“Milos was the third island in Greece to revolt against the Turks. On April 11, 1821 the first naval battle took place in the harbor of Adamas”
Milos. The island of Aphrodite, the place she was born out of the sea. Milos came out of the sea which is what gives it its white rocks. The huge rocks were made with plankton, and are in fact fossils. Plankton lives for 1 second and when it dies it goes white. When you see the white rocks, each line on the rocks represents 1000 years. Impressive isn’t it!
Milos was also a place for pirates to hide for over 200 years.
I realised my old Milos post from 2016 has quite a few similar suggestions, but the island isn’t huge to be fair so there’s not that much to discover. Last time I went with some friends and they loved it. It was still amazing this time, you can see my old post here.
Where to stay in Milos
Some things to note – you can get here by ferry (about 4 hours) or plane (30 min flight) and a car is highly recommended. You can easily see most places in 3 days, 4 is preferred so that you’re not in a constant rush!
In terms of places to stay, I’d personally recommend Adamas, the port or near Plaka. It’s not a beautiful place but it’s conveniently located! The longest distance we drove was 20 minutes for the south beaches (Agia Kyriaki and Paliochori).
The roads aren’t the best but as long as you follow the main routes, you’re good. Use your common sense as the GPS isn’t always correct and avoid small roads as much as possible because you might end up in a dead-end with no way out!
Also it can get quite windy – check the winds beforehand or ask your hotel to see what sort of winds are expected so you can decide which beaches to visit/when.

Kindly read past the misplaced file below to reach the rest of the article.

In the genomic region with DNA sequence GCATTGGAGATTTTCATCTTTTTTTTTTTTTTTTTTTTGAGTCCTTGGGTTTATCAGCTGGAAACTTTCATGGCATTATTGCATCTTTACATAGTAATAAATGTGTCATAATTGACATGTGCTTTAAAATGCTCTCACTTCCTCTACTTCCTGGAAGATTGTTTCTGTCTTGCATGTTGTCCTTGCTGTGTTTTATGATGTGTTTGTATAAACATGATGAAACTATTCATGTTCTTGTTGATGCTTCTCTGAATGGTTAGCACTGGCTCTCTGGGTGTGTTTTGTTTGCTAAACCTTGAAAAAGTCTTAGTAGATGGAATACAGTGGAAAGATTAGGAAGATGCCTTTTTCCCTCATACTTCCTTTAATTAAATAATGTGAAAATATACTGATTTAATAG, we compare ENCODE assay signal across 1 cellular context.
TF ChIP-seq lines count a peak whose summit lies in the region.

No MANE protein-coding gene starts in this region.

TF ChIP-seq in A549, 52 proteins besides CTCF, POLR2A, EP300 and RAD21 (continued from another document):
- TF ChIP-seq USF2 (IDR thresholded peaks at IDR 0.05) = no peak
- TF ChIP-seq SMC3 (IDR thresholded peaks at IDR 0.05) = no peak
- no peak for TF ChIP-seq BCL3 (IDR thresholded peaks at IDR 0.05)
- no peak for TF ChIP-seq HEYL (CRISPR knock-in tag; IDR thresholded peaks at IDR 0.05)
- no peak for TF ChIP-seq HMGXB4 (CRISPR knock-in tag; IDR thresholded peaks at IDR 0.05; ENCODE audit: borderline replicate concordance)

Best Beaches in Milos
North side of Milos
Sarakiniko is a must. No shade at all so go early or late. It’s like the moon! Super popular. The sandy beach part is tiny but there’s loads of space to sit on the rocks. We actually went to see the sunrise but it’s also amazing during the day.
Fyropotamos is a small beach next to the fishing village. Beautiful waters with sand (some big rocks to enter the sea). We were told this beach normally has sunbeds but due to COVID-19 this has been delayed. To be honest it was nicer without them but it was a struggle to find some shade.
Papafragkas is similar to Sarakiniko in the scenery with the big white rocks and two caves. We only went there for photos as the beach was closed off because of the wind as it can get quite dangerous when the waves are high!
South side of Milos
Tsigrado. You need shoes (or bare feet) to climb down a rope on the hill and then a ladder. Worth it! Pretty small so not nice when crowded.
After Tsigrado the adjoining beaches are also nice, particularly Fyriplaka which is sandy. Provatas is child friendly and has a few umbrellas and sunbeds.
Agia Kyriaki is at the south of the island. A long sandy beach with small pebbles in the sea. Family friendly.
Paliochori is near Agia Kyriaki. I like the first beach (Paliochori A) as you sit right next to the huge red and white rocks. The white/yellow is from sulphur and red is from iron. We came here on a windy day (north winds) and it was so so calm!!! It’s super hot though and the umbrellas are very limited so come early. There’s is a small cafe on the beach and a bigger one up the stairs. Stairs are easy to descend (proper steps) so I’d say it’s generally child friendly.
My fave place, Kleftiko, needs a boat, you can either rent one privately (no license needed as it’s small) or go on a tour. There are countless companies that offer that but I’m gonna share my favourite one with you. Read till the end to find out!
Where to eat in Milos
Muses for fresh fish. Above the beach of Provatas. The owner has his fishing boat and will let you know what fish he got that day. Nice views, not on the beach but above it.
O! Hamos! was really really good. It’s just after the port of Adamas. Very friendly vibe and nice food. This became our favourite taverna on the island, we went twice! Our favourite plates: kioumpougiourdi, a baked (a bit spicy) cheese and peppers mix. The aubergine salad is delicious.